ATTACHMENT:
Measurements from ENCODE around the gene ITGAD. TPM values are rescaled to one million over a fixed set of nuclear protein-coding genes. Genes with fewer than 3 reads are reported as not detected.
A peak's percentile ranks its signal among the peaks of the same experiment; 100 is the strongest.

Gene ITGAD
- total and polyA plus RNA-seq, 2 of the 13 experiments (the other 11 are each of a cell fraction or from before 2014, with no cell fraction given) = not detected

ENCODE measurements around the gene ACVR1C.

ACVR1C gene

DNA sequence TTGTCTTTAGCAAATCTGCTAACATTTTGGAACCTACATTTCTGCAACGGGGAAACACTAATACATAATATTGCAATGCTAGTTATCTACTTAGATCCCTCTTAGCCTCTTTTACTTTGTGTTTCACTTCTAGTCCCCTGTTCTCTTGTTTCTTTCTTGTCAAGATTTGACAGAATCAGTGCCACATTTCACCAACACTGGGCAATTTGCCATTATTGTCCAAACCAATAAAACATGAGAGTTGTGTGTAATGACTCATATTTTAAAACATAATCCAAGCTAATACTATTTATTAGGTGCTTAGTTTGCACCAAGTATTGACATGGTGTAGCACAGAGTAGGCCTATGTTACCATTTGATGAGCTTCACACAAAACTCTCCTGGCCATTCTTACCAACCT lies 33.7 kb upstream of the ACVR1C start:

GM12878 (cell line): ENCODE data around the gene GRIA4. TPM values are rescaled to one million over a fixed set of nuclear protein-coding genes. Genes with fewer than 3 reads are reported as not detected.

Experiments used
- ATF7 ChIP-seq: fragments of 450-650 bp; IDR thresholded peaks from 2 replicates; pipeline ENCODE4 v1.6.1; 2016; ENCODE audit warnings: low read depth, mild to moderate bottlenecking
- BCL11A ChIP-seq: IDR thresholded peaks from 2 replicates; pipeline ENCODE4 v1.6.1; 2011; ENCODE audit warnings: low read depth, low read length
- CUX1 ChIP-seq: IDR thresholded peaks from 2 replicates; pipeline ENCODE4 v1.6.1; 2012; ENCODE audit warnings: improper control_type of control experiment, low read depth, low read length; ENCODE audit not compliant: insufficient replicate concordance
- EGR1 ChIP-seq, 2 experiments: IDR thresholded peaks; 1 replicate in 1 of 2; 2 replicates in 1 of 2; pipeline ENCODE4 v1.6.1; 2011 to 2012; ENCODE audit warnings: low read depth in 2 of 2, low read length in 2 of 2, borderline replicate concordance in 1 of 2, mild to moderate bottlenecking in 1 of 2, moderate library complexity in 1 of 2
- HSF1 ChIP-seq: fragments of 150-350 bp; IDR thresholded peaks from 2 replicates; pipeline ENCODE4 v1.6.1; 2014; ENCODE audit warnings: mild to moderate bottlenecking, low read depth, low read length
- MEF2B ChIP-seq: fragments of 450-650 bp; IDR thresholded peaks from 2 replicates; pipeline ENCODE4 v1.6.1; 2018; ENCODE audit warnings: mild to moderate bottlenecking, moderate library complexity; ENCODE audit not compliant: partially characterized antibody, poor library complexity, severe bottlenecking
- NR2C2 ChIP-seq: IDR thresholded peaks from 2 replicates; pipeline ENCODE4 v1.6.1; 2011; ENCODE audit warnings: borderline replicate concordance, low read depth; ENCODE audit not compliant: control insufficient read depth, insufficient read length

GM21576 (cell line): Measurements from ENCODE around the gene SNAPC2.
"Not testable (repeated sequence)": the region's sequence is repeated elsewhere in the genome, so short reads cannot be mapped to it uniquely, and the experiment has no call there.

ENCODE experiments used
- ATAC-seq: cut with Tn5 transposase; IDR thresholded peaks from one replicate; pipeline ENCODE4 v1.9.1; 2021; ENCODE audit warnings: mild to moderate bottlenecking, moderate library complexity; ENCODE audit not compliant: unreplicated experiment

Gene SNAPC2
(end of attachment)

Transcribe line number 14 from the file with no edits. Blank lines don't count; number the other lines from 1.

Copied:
- HSF1 ChIP-seq: fragments of 150-350 bp; IDR thresholded peaks from 2 replicates; pipeline ENCODE4 v1.6.1; 2014; ENCODE audit warnings: mild to moderate bottlenecking, low read depth, low read length